The Roku TV smart platform is used in one of every three televisions sold in the US – and it’s finally bringing its design smarts to the UK – in a partnership with Hisense that will the Roku TV interface to a number of TV models in the Hisense 2019 TV range.
The Hisense Roku TVs are said to be 4K HDR models, with sizes going up to 65 inch TVs – and will be coming fall 2019, meaning we'll see them hit shelves in the coming month or so. But exact pricing, models, and sizes are yet to be confirmed.
Announced at IFA 2019, this marks the first time Roku has given a keynote – or held its own booth – at the Berlin expo, showing a renewed push in its UK and Europe operations.
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The Roku OS was created back in 2014 to provide a third-party smart TV platform for television makers in the US. Now partnering with 11 TV brands, and over 150 Roku TV models having hit the market, the move into other territories is unsurprising, though we’ve been asking ourselves (and Roku) when this would happen for years.
We’re told that Hisense will be releasing “multiple models and sizes” of its Roku TVs for the UK in the coming months – likely before the end of 2019 – though they won’t make up the entirety of Hisense’s 4K TVs for the time being. “There will be choice,” a spokesperson adds.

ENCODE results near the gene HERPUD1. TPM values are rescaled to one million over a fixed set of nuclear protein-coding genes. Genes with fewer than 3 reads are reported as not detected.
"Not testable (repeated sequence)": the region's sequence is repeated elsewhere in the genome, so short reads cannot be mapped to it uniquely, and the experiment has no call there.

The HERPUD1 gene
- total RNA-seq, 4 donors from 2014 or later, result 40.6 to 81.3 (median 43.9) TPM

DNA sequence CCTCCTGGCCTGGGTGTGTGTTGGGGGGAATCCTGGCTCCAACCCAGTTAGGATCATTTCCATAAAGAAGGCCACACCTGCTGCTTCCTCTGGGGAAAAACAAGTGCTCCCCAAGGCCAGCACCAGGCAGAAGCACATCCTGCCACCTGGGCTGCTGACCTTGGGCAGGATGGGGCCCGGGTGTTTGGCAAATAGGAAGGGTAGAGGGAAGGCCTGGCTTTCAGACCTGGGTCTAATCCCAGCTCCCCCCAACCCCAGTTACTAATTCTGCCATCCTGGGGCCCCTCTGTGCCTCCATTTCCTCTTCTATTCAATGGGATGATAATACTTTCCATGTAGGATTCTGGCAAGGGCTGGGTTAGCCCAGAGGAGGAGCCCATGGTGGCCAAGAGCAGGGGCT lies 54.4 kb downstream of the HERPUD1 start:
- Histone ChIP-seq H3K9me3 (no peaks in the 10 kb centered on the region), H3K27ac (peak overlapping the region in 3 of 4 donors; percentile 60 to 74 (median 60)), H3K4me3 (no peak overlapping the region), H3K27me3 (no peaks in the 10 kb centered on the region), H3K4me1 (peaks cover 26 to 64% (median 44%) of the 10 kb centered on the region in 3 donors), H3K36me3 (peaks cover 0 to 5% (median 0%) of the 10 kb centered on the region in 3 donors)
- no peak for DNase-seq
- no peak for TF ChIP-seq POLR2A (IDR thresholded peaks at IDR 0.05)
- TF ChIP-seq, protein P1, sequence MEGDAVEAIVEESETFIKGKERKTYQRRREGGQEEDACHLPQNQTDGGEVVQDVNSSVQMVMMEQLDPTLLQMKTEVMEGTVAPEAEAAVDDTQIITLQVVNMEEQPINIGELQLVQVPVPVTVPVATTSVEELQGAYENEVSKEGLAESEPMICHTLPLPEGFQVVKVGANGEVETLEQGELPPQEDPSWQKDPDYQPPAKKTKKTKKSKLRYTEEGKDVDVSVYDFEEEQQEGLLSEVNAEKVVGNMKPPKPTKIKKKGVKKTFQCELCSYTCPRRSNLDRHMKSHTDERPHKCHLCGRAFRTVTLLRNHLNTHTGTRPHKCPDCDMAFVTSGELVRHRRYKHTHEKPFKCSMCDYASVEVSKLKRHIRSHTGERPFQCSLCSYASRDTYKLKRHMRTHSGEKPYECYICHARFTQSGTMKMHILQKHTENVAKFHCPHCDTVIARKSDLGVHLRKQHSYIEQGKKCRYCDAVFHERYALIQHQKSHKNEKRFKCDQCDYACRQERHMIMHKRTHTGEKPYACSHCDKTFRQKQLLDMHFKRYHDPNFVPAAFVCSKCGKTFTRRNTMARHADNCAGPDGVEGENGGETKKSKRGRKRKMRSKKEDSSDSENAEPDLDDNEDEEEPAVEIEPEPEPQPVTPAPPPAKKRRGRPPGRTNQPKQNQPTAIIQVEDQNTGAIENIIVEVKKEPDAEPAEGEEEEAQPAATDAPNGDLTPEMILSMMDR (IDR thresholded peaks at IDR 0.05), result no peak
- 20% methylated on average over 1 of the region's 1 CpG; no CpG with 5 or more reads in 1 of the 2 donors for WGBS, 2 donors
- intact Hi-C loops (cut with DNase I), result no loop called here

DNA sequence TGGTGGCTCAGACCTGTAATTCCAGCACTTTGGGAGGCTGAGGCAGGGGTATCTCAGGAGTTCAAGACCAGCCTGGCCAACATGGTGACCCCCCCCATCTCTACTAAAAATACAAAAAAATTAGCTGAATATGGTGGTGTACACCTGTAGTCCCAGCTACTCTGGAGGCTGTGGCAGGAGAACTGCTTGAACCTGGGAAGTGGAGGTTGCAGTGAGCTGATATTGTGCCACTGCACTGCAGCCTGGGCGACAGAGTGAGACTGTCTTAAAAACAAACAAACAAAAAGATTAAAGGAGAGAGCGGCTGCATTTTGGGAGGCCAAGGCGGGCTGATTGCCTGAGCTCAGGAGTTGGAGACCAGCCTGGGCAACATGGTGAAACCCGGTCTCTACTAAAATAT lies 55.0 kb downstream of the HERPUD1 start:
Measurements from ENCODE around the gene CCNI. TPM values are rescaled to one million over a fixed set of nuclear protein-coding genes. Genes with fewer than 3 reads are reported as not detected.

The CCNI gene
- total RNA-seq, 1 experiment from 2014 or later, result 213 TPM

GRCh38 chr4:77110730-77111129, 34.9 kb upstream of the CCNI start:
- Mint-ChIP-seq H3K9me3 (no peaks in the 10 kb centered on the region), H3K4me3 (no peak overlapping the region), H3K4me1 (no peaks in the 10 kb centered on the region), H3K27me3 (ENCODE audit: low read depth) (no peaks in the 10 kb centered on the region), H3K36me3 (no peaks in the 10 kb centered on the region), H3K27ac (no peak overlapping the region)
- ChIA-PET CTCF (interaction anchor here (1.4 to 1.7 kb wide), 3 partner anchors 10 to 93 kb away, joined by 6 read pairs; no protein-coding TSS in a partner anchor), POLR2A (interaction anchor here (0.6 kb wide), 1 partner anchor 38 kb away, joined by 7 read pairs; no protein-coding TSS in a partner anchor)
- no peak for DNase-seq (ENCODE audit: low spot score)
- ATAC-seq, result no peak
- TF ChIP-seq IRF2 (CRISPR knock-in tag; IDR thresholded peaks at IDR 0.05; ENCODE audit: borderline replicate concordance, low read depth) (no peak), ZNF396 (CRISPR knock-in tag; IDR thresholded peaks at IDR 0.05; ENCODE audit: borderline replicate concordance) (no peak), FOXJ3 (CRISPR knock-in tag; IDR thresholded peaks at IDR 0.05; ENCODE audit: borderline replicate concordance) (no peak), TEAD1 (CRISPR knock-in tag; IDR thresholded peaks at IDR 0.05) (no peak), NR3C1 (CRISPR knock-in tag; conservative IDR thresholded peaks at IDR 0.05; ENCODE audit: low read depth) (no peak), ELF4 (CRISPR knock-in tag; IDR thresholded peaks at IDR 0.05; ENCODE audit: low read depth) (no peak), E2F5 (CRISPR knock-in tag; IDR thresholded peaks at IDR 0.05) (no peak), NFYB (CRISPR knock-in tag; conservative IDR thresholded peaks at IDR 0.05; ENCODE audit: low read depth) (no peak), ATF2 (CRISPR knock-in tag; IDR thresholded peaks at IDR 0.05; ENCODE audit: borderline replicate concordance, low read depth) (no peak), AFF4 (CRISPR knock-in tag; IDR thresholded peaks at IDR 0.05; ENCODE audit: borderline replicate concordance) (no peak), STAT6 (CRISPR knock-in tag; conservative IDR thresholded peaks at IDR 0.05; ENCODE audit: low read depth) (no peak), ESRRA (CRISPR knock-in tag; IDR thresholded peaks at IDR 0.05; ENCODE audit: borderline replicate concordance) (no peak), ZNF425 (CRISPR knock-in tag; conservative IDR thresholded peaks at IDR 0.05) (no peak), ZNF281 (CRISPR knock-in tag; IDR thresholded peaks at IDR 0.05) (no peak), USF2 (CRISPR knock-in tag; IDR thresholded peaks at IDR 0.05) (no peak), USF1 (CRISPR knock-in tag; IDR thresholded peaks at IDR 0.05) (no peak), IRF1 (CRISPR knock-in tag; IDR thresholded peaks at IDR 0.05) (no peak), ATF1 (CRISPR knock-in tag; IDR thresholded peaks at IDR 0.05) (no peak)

While this is technically the same platform that powers Roku TVs in the US, we’re told that Roku has “redesigned from the ground up an OS that controls the entire television”, meaning we could be getting even more functionality and features than before.
The move towards third-party platforms
You might be wondering why Hisense doesn’t simply keep using its own smart TV platforms. The short answer? It will.
Only a small number of sets will start out using the Roku OS in the Hisense range. But a Roku spokesperson tells us that, in the future, hardly any TV makers will be using in-house / proprietary platforms – given the convenience of outsourcing it to an external company, and the popularity of streaming devices that essentially replace the interface on a smart TV anyway.
“There’s only going to be one TV manufacturer that keeps its own OS, and that’s Samsung,” we’re told – given the dominance of Samsung TVs worldwide, and the work it’s put into its own Tizen OS.
A homogenous interface across every smart TV feels a bit dull in theory – though a move towards more third-party platforms could make for a more consistent user experience as a result.
Some of our favorite US TVs of recent years have run on the Roku OS, including the TCL 6-Series Roku TV (4.5 stars), with the TCL 8-Series 8K QLED using the platform as well. Even if we only have confirmation of the Hisense range for now, it likely won’t be long before Roku TV comes to the UK ranges of TCL and others too.
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